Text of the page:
In Negotiation, How Much Do Personality and Other Individual Differences Matter?

These examples demonstrate the impact of different personalities (and negotiating styles) at the bargaining table

By on / Negotiation Skills

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Most of the negotiation advice you find centers on the mistakes all of us make. But individual differences in personality, intelligence, and outlook could also affect your negotiations.

Do individual differences also matter in negotiation, and if so, how do they play out? In this article, we explore emerging research that links individual traits to negotiation outcomes and suggest ways you might use this knowledge to improve your relationships and your results.

Imagine how you would approach negotiations with the following people:

  • A manager who becomes hostile whenever anyone questions her ideas.
  • A neighbor who is known for putting others’ needs before his own.
  • A lawyer who was the class valedictorian at a prestigious university.

Build powerful negotiation skills and become a better dealmaker and leader. Download our FREE special report, Negotiation Skills: Negotiation Strategies and Negotiation Techniques to Help You Become a Better Negotiator, from the Program on Negotiation at Harvard Law School.


Based on these quick profiles, you might expect the first negotiator to try to bully you, the second to be a pushover, and the third to outwit you. Some of their traits could also remind you of your own negotiating tendencies—such as conceding too much to preserve relationships. It’s natural to believe that individual differences matter in negotiation. At home and on the job, most of us have encountered shrewd negotiators who always seem to get what they want, as well as those who constantly get taken for a ride.

Yet most writing and research on negotiations have focused on the similarities among negotiators. We’ve learned that almost all of us make snap judgments that can cost us money and that our expectations predictably affect what we get at the negotiation table.

A Closer Look at our Differences

Much of what we’ve learned so far about how negotiation styles vary has a lot to do with gender and cultural differences. We know, for example, that men tend to negotiate more often than women for career opportunities in certain environments, a gender difference that contributes to inequities overtime. Similarly, personality traits such as agreeableness and extraversion could harm you or help you depending on what country you’re negotiating in. What other differences could potentially lead to different negotiating outcomes?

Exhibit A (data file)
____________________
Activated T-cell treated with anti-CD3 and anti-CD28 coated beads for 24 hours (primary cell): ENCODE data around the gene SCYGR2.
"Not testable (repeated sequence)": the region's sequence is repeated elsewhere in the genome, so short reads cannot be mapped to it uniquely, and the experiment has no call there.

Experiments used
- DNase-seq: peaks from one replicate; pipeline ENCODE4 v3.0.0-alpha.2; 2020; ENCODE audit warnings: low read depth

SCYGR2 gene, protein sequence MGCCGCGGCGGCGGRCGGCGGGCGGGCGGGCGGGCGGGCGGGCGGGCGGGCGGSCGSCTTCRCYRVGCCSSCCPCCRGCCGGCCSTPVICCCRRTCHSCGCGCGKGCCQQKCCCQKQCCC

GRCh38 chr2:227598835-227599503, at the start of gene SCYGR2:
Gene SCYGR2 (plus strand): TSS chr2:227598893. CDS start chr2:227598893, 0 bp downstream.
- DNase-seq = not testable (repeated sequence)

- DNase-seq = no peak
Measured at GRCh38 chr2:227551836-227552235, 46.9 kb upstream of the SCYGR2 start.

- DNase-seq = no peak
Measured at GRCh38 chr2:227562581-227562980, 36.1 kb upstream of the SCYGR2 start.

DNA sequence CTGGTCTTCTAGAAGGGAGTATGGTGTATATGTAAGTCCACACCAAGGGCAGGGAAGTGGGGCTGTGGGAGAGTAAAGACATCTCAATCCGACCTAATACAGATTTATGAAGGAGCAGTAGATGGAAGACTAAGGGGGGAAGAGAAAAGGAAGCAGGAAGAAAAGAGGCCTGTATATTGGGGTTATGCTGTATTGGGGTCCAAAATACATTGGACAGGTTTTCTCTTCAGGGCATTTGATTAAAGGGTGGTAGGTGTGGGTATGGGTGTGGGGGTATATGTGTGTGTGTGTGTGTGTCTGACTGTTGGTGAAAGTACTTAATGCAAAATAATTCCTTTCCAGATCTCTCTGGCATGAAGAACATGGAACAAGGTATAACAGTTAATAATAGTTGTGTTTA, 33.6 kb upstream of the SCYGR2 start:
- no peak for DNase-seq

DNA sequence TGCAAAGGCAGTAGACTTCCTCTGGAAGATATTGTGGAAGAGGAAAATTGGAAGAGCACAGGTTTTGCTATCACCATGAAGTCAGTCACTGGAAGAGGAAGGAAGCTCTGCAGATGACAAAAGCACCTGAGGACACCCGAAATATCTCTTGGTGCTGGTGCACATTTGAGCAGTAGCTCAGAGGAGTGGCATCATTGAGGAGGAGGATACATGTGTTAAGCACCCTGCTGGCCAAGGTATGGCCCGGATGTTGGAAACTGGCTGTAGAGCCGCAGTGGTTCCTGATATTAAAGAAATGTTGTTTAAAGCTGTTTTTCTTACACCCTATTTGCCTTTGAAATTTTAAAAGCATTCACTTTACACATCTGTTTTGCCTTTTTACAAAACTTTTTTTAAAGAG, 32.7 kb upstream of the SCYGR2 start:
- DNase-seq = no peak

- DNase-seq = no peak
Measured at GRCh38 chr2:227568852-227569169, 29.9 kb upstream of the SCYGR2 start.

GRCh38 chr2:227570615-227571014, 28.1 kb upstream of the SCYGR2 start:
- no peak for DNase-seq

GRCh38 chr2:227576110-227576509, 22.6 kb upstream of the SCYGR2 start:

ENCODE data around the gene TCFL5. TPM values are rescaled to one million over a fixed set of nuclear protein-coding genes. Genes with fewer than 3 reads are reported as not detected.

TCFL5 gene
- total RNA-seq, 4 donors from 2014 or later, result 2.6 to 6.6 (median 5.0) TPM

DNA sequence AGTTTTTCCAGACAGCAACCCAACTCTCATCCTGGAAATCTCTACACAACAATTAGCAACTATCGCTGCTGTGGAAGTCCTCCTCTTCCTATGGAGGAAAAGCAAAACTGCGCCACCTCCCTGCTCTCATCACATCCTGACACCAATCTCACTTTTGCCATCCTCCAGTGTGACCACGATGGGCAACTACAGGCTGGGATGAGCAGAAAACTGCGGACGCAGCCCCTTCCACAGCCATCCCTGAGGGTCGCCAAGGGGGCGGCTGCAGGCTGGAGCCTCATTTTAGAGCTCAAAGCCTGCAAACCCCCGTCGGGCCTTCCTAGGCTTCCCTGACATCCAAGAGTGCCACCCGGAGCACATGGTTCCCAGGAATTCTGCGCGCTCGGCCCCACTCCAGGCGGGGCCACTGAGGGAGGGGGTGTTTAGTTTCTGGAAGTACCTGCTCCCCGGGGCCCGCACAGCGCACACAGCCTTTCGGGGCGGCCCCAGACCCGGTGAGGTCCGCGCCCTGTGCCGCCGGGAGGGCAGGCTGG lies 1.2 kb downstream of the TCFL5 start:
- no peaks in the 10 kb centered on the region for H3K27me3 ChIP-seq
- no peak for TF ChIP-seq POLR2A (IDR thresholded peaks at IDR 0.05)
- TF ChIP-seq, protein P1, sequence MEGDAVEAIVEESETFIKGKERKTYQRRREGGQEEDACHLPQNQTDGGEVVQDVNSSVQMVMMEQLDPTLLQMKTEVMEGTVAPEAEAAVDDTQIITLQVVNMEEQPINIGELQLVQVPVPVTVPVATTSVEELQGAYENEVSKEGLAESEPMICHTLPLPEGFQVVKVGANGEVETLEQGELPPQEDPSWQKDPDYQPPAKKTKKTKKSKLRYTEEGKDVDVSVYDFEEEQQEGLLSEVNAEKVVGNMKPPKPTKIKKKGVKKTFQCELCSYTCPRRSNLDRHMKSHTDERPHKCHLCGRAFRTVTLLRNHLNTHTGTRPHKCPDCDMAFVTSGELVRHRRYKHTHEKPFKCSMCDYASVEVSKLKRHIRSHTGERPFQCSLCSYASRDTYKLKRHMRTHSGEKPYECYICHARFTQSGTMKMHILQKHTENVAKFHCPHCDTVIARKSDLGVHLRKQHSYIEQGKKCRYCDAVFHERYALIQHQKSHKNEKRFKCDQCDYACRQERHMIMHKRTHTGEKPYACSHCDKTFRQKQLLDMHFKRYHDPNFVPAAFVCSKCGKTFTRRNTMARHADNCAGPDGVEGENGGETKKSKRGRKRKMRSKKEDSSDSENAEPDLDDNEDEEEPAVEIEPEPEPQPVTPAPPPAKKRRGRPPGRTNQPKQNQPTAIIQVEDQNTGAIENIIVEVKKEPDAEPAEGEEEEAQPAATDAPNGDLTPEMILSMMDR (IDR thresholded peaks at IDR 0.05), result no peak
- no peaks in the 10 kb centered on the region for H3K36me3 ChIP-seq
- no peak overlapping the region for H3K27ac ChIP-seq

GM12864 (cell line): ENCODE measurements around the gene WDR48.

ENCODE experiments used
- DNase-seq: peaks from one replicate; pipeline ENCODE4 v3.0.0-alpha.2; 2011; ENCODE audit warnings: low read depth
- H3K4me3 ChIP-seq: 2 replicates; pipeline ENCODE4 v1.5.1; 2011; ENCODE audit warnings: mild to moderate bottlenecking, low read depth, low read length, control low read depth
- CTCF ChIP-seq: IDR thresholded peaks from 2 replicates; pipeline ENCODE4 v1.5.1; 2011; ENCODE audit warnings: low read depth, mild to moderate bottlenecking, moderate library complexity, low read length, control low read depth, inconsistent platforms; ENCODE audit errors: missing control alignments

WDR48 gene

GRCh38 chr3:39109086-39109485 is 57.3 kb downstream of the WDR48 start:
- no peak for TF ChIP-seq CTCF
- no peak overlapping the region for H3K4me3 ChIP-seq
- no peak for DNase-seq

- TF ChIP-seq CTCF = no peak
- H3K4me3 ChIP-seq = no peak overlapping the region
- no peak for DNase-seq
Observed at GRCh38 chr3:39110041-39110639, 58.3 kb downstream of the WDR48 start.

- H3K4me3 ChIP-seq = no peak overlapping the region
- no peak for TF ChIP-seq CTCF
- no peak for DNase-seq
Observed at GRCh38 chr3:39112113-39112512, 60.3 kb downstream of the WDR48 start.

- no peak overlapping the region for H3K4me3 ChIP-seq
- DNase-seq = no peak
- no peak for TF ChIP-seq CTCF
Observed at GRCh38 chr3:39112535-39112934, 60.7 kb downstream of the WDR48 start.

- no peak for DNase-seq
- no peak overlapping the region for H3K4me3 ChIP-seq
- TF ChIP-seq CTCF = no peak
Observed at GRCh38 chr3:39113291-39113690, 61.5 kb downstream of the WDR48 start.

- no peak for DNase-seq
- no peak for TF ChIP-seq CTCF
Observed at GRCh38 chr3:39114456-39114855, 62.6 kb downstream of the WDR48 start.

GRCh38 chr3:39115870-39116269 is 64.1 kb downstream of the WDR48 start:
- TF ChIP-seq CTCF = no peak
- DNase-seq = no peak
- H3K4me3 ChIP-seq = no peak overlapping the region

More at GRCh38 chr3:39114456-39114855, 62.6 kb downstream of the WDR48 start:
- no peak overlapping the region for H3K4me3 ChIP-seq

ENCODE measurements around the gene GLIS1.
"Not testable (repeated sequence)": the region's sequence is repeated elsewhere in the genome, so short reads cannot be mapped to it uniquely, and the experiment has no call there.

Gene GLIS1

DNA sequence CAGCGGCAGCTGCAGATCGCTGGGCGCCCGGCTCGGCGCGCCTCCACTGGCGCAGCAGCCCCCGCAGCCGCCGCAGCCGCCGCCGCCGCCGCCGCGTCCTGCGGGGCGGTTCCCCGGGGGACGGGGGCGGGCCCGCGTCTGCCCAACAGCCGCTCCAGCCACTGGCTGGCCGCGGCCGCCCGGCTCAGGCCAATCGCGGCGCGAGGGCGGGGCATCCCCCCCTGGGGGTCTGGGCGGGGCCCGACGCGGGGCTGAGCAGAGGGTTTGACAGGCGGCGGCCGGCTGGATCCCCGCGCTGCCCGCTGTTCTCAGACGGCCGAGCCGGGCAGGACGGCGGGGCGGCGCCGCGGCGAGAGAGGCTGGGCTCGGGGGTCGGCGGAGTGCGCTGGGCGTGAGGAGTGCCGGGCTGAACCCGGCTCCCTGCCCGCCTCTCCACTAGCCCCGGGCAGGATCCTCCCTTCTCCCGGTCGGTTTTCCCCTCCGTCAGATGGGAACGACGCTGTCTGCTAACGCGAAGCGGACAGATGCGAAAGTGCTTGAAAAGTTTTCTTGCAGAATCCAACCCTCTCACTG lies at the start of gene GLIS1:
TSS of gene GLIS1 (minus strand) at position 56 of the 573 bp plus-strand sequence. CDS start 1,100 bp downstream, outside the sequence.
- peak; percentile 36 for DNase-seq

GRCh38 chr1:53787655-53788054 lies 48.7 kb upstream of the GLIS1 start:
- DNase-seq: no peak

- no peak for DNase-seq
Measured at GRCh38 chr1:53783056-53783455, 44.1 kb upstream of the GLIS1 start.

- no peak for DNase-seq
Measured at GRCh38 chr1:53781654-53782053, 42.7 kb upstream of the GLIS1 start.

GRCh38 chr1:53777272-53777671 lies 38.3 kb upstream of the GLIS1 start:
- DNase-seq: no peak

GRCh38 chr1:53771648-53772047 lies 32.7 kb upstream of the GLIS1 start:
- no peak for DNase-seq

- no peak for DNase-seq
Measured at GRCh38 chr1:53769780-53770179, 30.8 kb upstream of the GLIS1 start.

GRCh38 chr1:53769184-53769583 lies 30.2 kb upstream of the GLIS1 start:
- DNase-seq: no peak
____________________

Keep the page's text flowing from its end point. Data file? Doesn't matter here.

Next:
Here’s a list of five major areas in which people differ from one another, identified in the Journal of Research in Personality article by Hillary Anger Elfenbein (Washington University in St. Louis), Jared R. Curhan And Lucio Baccaro (Massachusetts Institute Of Technology), Noah Eisenkraft (University Of Pennsylvania), and Aiwa Shirako(University of California at Berkeley):

  1. Positive beliefs about negotiation, such as comfort with negotiation skills and the belief that you can improve.
  2. Conflict style, such as the inclination to collaborate rather than compete, and ethical tendencies, including willingness to make false promises.
  3. Intelligence and creativity, as measured by diagnostic tests.
  4. Personality traits, including conscientiousness, openness, and self-esteem.
  5. Observable characteristics, such as gender, age, and physical attractiveness.

Do such differences predict negotiation outcomes, and if so, to what degree? To answer these questions, Elfenbein and colleagues subjected a group of nearly 150 MBA students to a battery of surveys that measured these differences.

Next, the students were divided into groups of four or five. Group Members then negotiated in pairs until each group member had engaged in a different simulation (including a merger and a car purchase scenario) with every other member, and each person’s ability to claim and create value was scored. This Round-robin method allowed the researchers to assess how consistently individuals behaved across several negotiations.

The final results? A whopping 46% of scoring variations could be tied to consistent individual performance differences across interactions. In other words, differences among negotiators were responsible for almost half of their outcomes. These differences influenced both their own behavior and their counterparts reactions—and mattered a great deal to the outcome of their negotiations.

How do you think personality and individual differences affect negotiation skills? Do you have an experience to share? Leave us a comment and let us know your opinion.


Build powerful negotiation skills and become a better dealmaker and leader. Download our FREE special report, Negotiation Skills: Negotiation Strategies and Negotiation Techniques to Help You Become a Better Negotiator, from the Program on Negotiation at Harvard Law School.


Adapted from “In Negotiation, How Much Do Personality and Other Individual Differences Matters?,” first published in the December 2008 issue of the Negotiation newsletter.

Originally published in 2014.

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